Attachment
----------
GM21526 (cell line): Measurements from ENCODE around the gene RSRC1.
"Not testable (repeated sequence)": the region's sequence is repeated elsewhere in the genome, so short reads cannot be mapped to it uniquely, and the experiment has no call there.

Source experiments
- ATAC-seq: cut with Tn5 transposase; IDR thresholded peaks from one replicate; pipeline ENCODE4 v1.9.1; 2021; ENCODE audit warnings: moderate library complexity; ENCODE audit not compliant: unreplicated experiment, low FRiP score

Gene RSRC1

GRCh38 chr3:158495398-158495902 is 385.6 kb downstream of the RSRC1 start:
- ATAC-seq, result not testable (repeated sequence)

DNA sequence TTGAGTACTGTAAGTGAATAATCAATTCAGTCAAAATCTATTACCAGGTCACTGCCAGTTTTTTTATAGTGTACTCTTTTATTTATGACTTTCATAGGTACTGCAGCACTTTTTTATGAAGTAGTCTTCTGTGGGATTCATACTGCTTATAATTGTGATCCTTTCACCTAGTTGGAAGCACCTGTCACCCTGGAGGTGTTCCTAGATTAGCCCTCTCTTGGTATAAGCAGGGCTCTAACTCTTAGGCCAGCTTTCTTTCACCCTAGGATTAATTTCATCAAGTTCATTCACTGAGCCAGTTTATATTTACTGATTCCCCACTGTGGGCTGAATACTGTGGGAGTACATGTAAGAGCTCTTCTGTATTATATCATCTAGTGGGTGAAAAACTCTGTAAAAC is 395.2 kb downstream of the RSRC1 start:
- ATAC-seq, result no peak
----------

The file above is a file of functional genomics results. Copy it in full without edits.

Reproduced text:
GM21526 (cell line): Measurements from ENCODE around the gene RSRC1.
"Not testable (repeated sequence)": the region's sequence is repeated elsewhere in the genome, so short reads cannot be mapped to it uniquely, and the experiment has no call there.

Source experiments
- ATAC-seq: cut with Tn5 transposase; IDR thresholded peaks from one replicate; pipeline ENCODE4 v1.9.1; 2021; ENCODE audit warnings: moderate library complexity; ENCODE audit not compliant: unreplicated experiment, low FRiP score

Gene RSRC1

GRCh38 chr3:158495398-158495902 is 385.6 kb downstream of the RSRC1 start:
- ATAC-seq, result not testable (repeated sequence)

DNA sequence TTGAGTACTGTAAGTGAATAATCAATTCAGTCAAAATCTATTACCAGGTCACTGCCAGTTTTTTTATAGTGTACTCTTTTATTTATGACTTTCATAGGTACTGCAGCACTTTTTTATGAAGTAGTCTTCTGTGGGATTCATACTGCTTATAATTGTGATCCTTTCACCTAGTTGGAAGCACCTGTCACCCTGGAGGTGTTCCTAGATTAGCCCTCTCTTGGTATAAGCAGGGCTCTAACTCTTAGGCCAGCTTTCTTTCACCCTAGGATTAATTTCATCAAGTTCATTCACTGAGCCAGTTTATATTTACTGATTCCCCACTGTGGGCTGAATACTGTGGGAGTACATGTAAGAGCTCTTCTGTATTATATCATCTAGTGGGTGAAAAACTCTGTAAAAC is 395.2 kb downstream of the RSRC1 start:
- ATAC-seq, result no peak